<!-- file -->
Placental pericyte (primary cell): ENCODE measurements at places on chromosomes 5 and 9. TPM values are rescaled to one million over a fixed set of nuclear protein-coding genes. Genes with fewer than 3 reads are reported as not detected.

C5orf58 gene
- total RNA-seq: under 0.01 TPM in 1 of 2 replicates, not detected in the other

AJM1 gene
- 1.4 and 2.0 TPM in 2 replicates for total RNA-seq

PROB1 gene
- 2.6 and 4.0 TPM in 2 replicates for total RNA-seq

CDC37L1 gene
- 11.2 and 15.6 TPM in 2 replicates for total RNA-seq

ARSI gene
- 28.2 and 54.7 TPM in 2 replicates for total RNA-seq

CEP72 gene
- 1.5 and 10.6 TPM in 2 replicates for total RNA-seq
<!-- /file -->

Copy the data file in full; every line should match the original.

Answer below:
Placental pericyte (primary cell): ENCODE measurements at places on chromosomes 5 and 9. TPM values are rescaled to one million over a fixed set of nuclear protein-coding genes. Genes with fewer than 3 reads are reported as not detected.

C5orf58 gene
- total RNA-seq: under 0.01 TPM in 1 of 2 replicates, not detected in the other

AJM1 gene
- 1.4 and 2.0 TPM in 2 replicates for total RNA-seq

PROB1 gene
- 2.6 and 4.0 TPM in 2 replicates for total RNA-seq

CDC37L1 gene
- 11.2 and 15.6 TPM in 2 replicates for total RNA-seq

ARSI gene
- 28.2 and 54.7 TPM in 2 replicates for total RNA-seq

CEP72 gene
- 1.5 and 10.6 TPM in 2 replicates for total RNA-seq